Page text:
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Sermon: Divorce and Division

Sunday, October 7, 2018
St. John’s Lutheran Church, Schuyler, NE
Twentienth Sunday After Pentecost

This morning, we continue our journey through the gospel of Mark.  We’ve been walking with Jesus and the disciples on the way to Jerusalem and the cross.  And it seems like the closer we get, the harder Jesus’ teachings become.  In the last few weeks, Jesus has told us we must be last of all and servant of all; he’s told us that we must lose our lives in order to find them; and just last week, he told us that if our eyes or hands or feet cause us to stumble, we should cut them off!

Today’s reading from Mark hits us even closer to the heart with this difficult passage about divorce.  Continue reading “Sermon: Divorce and Division”

Sermon: The Doctor Is In

Sunday, September 30, 2018
St. John’s Lutheran Church, Schuyler, NE
Nineteenth Sunday After Pentecost
(Service of Healing)

This is a rough, rough gospel text for today.  With a text like this, instead of, “Praise to you, O Christ!” it kind of feels like a more fitting gospel acclamation would be just, “Wow, O Christ,” or even, “WTF, O Christ?”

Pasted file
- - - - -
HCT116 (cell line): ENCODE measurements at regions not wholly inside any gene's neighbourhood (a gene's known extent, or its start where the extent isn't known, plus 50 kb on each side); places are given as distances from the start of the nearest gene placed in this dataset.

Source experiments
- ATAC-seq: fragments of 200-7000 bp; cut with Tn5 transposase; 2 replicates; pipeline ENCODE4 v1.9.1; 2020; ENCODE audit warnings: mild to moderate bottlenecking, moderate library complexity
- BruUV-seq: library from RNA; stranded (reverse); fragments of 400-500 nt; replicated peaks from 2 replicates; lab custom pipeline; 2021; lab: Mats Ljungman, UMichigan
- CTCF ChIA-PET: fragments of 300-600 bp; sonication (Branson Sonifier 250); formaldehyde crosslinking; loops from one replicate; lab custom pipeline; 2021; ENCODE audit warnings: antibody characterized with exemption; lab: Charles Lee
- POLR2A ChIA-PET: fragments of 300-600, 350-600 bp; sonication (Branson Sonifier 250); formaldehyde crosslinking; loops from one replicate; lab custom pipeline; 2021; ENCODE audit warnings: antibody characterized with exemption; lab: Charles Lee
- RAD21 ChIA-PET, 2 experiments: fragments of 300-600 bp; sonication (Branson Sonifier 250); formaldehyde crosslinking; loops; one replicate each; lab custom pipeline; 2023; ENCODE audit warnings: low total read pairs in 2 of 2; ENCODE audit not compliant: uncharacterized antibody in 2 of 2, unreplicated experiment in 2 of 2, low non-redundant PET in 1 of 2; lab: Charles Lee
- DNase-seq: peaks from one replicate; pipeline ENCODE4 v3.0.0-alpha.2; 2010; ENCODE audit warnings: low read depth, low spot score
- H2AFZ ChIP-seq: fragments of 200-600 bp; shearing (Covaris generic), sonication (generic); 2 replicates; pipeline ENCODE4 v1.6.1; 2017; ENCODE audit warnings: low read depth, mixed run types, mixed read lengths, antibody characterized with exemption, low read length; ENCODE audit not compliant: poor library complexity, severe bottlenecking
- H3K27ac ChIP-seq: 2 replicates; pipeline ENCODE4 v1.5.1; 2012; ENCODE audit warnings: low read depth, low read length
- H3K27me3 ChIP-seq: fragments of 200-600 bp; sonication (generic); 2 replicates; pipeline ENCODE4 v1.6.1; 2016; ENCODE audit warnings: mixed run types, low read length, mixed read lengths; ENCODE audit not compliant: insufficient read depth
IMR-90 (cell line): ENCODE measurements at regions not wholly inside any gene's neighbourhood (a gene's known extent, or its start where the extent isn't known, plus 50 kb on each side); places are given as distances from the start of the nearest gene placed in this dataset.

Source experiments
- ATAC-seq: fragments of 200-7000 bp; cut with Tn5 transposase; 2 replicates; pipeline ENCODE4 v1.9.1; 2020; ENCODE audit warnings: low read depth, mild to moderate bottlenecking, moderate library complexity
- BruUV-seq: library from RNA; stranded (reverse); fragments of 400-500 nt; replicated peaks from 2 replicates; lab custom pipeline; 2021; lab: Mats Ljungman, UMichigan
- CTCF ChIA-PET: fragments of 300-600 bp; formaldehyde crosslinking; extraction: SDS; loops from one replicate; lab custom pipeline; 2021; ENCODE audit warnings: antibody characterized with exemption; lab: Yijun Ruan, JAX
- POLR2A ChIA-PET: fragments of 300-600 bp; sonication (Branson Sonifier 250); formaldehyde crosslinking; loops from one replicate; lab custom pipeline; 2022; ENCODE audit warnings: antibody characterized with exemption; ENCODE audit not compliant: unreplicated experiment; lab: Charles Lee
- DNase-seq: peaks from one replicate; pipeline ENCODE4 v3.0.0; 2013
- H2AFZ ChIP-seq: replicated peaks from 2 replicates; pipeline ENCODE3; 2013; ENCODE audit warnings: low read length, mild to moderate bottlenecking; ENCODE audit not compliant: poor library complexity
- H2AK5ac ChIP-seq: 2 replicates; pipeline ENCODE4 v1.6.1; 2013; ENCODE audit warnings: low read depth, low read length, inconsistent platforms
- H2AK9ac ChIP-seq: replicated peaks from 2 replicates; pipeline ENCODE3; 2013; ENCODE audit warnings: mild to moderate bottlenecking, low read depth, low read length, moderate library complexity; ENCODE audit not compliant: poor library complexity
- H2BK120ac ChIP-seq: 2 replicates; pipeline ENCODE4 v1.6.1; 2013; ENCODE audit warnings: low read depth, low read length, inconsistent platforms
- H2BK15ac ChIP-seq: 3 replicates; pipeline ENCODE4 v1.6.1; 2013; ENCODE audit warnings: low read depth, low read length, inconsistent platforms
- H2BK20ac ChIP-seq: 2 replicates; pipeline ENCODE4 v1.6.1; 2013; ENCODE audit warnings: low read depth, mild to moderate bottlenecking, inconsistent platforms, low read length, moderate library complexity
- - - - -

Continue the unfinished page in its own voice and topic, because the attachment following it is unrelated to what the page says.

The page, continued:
And some of us may have already come to worship today carrying some pretty rough feelings.  This has been a very difficult week in our nation.  Many folks who have known the horror of sexual assault have been reliving some of their worst trauma this week.  Many people have seen in these events their own experience of not being believed, whether it be about the truth of their experiences, or about their innocence in the face of harsh accusations.  And I think all of us have probably been discouraged with the reminder of just how viciously divided our country has become.  To those of you who are struggling, who are feeling raw and vulnerable today, I see you.

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Sermon: See Me After Class

Sunday, September 23, 2018
St. John’s Lutheran Church, Schuyler, NE